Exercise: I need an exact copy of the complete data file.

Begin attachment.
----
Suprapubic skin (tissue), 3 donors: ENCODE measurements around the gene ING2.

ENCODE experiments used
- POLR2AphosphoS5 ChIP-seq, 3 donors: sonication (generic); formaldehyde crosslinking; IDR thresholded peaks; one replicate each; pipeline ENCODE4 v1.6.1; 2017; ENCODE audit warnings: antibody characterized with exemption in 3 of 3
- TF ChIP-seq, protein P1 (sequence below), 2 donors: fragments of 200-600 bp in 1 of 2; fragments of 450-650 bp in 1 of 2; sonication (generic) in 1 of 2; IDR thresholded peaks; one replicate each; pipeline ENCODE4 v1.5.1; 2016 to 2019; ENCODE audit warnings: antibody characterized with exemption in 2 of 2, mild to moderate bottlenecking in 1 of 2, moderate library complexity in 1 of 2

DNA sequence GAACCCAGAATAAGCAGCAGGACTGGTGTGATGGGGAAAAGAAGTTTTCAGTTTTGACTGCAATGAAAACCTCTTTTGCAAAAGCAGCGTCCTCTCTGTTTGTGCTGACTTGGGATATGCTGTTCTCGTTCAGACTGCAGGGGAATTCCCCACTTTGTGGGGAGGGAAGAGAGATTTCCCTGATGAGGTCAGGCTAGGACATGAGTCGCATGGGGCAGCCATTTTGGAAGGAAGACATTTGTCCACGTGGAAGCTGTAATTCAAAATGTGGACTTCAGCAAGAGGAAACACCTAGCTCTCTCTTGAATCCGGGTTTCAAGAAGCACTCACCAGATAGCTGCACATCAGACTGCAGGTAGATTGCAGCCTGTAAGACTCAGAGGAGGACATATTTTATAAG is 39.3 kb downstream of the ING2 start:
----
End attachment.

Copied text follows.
Suprapubic skin (tissue), 3 donors: ENCODE measurements around the gene ING2.

ENCODE experiments used
- POLR2AphosphoS5 ChIP-seq, 3 donors: sonication (generic); formaldehyde crosslinking; IDR thresholded peaks; one replicate each; pipeline ENCODE4 v1.6.1; 2017; ENCODE audit warnings: antibody characterized with exemption in 3 of 3
- TF ChIP-seq, protein P1 (sequence below), 2 donors: fragments of 200-600 bp in 1 of 2; fragments of 450-650 bp in 1 of 2; sonication (generic) in 1 of 2; IDR thresholded peaks; one replicate each; pipeline ENCODE4 v1.5.1; 2016 to 2019; ENCODE audit warnings: antibody characterized with exemption in 2 of 2, mild to moderate bottlenecking in 1 of 2, moderate library complexity in 1 of 2

DNA sequence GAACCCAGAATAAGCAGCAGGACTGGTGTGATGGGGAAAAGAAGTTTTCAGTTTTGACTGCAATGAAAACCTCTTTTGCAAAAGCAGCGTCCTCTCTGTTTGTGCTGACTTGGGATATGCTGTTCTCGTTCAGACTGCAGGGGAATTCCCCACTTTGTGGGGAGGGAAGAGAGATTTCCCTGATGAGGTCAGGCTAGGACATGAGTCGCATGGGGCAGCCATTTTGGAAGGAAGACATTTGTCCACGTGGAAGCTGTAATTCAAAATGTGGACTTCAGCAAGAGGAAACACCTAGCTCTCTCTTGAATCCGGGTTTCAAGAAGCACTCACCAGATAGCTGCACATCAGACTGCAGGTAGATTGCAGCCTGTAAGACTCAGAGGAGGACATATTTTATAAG is 39.3 kb downstream of the ING2 start: